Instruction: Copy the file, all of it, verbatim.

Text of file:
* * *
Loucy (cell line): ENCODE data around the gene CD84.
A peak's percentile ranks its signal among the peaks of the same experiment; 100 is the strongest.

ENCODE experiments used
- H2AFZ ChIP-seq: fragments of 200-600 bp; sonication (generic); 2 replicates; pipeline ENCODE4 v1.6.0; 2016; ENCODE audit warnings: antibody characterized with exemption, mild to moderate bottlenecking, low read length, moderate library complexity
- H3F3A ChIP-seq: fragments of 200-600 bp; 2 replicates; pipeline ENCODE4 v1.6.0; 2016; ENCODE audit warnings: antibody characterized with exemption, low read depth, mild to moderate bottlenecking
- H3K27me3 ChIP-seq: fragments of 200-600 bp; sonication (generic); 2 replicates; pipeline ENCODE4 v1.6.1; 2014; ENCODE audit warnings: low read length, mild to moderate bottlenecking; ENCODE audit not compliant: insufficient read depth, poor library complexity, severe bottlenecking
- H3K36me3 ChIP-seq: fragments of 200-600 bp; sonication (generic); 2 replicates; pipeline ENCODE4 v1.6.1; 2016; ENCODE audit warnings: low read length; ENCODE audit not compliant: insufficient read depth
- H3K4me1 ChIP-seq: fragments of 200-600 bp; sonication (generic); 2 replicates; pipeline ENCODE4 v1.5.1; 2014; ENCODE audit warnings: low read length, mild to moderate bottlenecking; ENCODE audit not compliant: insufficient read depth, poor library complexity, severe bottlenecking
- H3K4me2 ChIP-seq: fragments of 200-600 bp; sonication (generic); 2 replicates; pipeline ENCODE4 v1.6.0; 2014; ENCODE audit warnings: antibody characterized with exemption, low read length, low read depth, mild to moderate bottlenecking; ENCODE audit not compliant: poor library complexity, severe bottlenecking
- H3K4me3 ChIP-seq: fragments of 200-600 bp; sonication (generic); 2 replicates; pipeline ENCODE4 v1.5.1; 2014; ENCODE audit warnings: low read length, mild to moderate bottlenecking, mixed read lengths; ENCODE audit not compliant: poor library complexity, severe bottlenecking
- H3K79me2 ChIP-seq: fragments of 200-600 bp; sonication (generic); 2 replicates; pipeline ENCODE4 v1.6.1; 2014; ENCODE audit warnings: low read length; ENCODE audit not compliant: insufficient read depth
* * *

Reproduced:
Loucy (cell line): ENCODE data around the gene CD84.
A peak's percentile ranks its signal among the peaks of the same experiment; 100 is the strongest.

ENCODE experiments used
- H2AFZ ChIP-seq: fragments of 200-600 bp; sonication (generic); 2 replicates; pipeline ENCODE4 v1.6.0; 2016; ENCODE audit warnings: antibody characterized with exemption, mild to moderate bottlenecking, low read length, moderate library complexity
- H3F3A ChIP-seq: fragments of 200-600 bp; 2 replicates; pipeline ENCODE4 v1.6.0; 2016; ENCODE audit warnings: antibody characterized with exemption, low read depth, mild to moderate bottlenecking
- H3K27me3 ChIP-seq: fragments of 200-600 bp; sonication (generic); 2 replicates; pipeline ENCODE4 v1.6.1; 2014; ENCODE audit warnings: low read length, mild to moderate bottlenecking; ENCODE audit not compliant: insufficient read depth, poor library complexity, severe bottlenecking
- H3K36me3 ChIP-seq: fragments of 200-600 bp; sonication (generic); 2 replicates; pipeline ENCODE4 v1.6.1; 2016; ENCODE audit warnings: low read length; ENCODE audit not compliant: insufficient read depth
- H3K4me1 ChIP-seq: fragments of 200-600 bp; sonication (generic); 2 replicates; pipeline ENCODE4 v1.5.1; 2014; ENCODE audit warnings: low read length, mild to moderate bottlenecking; ENCODE audit not compliant: insufficient read depth, poor library complexity, severe bottlenecking
- H3K4me2 ChIP-seq: fragments of 200-600 bp; sonication (generic); 2 replicates; pipeline ENCODE4 v1.6.0; 2014; ENCODE audit warnings: antibody characterized with exemption, low read length, low read depth, mild to moderate bottlenecking; ENCODE audit not compliant: poor library complexity, severe bottlenecking
- H3K4me3 ChIP-seq: fragments of 200-600 bp; sonication (generic); 2 replicates; pipeline ENCODE4 v1.5.1; 2014; ENCODE audit warnings: low read length, mild to moderate bottlenecking, mixed read lengths; ENCODE audit not compliant: poor library complexity, severe bottlenecking
- H3K79me2 ChIP-seq: fragments of 200-600 bp; sonication (generic); 2 replicates; pipeline ENCODE4 v1.6.1; 2014; ENCODE audit warnings: low read length; ENCODE audit not compliant: insufficient read depth